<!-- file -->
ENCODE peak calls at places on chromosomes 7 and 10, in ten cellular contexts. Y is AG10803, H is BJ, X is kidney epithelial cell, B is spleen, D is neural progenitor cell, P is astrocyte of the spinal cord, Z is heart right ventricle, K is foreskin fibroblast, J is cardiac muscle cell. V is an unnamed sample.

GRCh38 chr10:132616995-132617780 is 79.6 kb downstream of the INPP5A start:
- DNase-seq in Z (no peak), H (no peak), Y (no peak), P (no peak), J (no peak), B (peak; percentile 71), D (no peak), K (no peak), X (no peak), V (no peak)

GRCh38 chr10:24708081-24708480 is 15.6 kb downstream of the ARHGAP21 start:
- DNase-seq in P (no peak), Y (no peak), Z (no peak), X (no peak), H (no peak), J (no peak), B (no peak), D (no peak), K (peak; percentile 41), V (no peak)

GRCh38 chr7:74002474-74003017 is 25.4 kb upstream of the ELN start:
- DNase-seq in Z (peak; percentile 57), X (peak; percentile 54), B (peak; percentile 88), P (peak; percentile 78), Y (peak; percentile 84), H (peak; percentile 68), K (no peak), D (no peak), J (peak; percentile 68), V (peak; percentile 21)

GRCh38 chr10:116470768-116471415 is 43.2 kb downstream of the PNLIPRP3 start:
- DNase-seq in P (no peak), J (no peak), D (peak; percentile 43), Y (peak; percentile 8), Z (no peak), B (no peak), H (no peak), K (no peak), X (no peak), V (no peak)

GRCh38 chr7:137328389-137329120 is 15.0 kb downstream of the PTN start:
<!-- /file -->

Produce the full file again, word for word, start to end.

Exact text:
ENCODE peak calls at places on chromosomes 7 and 10, in ten cellular contexts. Y is AG10803, H is BJ, X is kidney epithelial cell, B is spleen, D is neural progenitor cell, P is astrocyte of the spinal cord, Z is heart right ventricle, K is foreskin fibroblast, J is cardiac muscle cell. V is an unnamed sample.

GRCh38 chr10:132616995-132617780 is 79.6 kb downstream of the INPP5A start:
- DNase-seq in Z (no peak), H (no peak), Y (no peak), P (no peak), J (no peak), B (peak; percentile 71), D (no peak), K (no peak), X (no peak), V (no peak)

GRCh38 chr10:24708081-24708480 is 15.6 kb downstream of the ARHGAP21 start:
- DNase-seq in P (no peak), Y (no peak), Z (no peak), X (no peak), H (no peak), J (no peak), B (no peak), D (no peak), K (peak; percentile 41), V (no peak)

GRCh38 chr7:74002474-74003017 is 25.4 kb upstream of the ELN start:
- DNase-seq in Z (peak; percentile 57), X (peak; percentile 54), B (peak; percentile 88), P (peak; percentile 78), Y (peak; percentile 84), H (peak; percentile 68), K (no peak), D (no peak), J (peak; percentile 68), V (peak; percentile 21)

GRCh38 chr10:116470768-116471415 is 43.2 kb downstream of the PNLIPRP3 start:
- DNase-seq in P (no peak), J (no peak), D (peak; percentile 43), Y (peak; percentile 8), Z (no peak), B (no peak), H (no peak), K (no peak), X (no peak), V (no peak)

GRCh38 chr7:137328389-137329120 is 15.0 kb downstream of the PTN start: